sessions needs to resign, but this will only happen if we, the people, demand he resign or is removed from office. The ACLU is launching People Power, grass roots activism to challenge the corruption of the drumpf/trump-pence administration. Click to join the battle in defense of our Republic....
During his confirmation process, Attorney General Jeff Sessions – our nation’s top law enforcement official – took an oath to tell the truth, the whole truth, and nothing but the truth. Given last night’s news of his contact with Russian Ambassador Sergey Kislyak during the 2016 presidential campaign, it is clear that he broke that oath.

The American people deserve a full investigation into whether Jeff Sessions perjured himself. If senators of both parties allow an Attorney General nominee to plainly lie under oath with no repercussions, they will render our government’s cabinet confirmation process no more than kabuki theater.

But holding the Trump administration accountable on this, and other issues, is going to take an unprecedented effort to organize ourselves and make our voices heard. And that starts with our March 11 Resistance Training.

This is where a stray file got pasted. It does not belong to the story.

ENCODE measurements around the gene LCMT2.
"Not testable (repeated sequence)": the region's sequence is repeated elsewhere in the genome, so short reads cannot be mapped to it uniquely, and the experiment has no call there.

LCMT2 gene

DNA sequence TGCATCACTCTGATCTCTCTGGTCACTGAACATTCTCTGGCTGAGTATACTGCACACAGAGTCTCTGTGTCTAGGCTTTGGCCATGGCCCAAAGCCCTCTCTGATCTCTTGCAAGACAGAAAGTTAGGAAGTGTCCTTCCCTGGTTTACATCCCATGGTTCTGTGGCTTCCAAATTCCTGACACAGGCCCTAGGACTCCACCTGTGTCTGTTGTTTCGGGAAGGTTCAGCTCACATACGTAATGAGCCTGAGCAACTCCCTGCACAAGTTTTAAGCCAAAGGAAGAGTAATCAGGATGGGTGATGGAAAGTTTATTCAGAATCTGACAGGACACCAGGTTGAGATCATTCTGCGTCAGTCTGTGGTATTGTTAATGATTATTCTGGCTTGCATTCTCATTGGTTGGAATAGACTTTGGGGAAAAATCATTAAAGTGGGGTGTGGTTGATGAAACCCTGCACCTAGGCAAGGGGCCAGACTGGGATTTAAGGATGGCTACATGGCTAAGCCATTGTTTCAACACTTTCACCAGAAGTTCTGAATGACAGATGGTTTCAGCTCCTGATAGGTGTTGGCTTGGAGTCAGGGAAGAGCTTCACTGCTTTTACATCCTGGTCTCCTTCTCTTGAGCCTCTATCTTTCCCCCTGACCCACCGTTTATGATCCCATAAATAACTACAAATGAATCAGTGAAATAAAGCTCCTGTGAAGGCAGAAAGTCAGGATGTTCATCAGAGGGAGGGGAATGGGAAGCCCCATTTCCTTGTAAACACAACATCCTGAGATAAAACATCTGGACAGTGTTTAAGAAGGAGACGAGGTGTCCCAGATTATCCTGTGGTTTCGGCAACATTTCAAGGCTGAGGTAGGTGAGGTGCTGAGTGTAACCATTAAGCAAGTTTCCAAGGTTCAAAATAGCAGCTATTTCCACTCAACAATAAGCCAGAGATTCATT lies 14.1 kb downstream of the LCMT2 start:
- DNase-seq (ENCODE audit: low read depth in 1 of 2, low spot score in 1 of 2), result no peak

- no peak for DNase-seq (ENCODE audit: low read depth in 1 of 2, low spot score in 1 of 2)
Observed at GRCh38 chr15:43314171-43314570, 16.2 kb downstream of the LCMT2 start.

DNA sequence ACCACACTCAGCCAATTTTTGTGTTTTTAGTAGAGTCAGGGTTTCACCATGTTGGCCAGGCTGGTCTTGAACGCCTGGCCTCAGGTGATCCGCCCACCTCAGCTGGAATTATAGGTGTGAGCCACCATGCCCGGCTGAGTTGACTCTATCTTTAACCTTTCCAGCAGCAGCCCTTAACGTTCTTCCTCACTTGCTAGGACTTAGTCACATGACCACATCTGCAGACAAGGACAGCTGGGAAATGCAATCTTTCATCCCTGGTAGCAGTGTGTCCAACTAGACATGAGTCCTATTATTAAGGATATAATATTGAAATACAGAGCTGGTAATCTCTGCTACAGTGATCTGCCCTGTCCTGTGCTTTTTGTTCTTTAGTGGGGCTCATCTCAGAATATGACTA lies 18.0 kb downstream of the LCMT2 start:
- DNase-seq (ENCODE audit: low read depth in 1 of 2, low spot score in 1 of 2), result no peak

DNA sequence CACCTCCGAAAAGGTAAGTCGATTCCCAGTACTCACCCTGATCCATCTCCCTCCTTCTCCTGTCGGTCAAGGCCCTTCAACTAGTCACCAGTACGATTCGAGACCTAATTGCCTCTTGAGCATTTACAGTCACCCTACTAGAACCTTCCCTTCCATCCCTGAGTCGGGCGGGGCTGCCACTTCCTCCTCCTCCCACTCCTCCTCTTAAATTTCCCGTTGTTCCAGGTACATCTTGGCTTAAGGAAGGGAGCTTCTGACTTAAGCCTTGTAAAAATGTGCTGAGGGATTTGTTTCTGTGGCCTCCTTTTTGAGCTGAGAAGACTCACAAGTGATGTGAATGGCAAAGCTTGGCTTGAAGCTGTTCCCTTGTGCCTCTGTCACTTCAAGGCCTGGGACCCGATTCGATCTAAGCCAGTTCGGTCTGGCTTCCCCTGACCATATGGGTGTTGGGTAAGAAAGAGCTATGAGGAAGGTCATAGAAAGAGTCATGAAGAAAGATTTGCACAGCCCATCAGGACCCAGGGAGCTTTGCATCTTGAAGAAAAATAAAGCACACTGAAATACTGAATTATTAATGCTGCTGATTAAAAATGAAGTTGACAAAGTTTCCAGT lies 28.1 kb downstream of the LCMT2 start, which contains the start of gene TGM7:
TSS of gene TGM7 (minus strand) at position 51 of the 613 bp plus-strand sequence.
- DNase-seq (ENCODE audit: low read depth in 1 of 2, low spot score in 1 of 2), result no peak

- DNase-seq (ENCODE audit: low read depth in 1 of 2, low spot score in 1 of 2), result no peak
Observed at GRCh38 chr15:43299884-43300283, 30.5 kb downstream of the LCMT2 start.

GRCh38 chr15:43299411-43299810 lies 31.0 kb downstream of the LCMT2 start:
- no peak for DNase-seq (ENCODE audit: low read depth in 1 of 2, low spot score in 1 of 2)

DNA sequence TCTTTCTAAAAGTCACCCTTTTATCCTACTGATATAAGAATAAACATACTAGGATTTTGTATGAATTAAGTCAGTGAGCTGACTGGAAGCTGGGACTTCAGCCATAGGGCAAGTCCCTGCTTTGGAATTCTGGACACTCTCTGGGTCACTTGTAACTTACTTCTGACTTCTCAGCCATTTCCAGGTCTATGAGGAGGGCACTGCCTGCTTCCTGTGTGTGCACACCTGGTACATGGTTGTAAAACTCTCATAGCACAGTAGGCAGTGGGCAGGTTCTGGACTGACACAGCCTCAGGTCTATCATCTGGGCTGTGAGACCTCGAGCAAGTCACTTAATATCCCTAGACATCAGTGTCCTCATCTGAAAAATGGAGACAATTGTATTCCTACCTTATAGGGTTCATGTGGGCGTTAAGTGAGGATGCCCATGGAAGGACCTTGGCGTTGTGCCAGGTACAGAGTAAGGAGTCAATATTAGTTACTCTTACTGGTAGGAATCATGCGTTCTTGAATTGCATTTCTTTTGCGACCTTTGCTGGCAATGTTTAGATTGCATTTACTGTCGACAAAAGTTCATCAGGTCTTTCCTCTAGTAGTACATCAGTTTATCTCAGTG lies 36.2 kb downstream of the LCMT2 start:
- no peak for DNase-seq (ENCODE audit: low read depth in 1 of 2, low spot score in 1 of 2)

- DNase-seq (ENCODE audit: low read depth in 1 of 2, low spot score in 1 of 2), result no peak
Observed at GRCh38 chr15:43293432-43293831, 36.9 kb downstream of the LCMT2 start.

In less than a week, more than 1,000 people in all 50 states have created grassroots events to participate in the training. Fifty-thousand people have signed up to attend. And we’re just getting started. Those numbers are growing every single day.

But time is running out to be a part of this historic event, and there’s one name missing. One that we really need to be a part of ACLU’s resistance efforts: Yours.

Add your name to pledge to be a part of People Power, ACLU’s new grassroots organizing arm. Every single person who adds their name is a powerful statement about our collective commitment to defending the Constitution, our values, and our future.
(Note: clicking on this link will take you to People Power, our new website.)

In less than two weeks, we are going to send a very clear message to President Trump that we are not only going to fight him in the courts, we are going to fight him in the streets. Because when people are united with a common purpose, we are unstoppable.

In solidarity,
Anthony for the ACLU Action team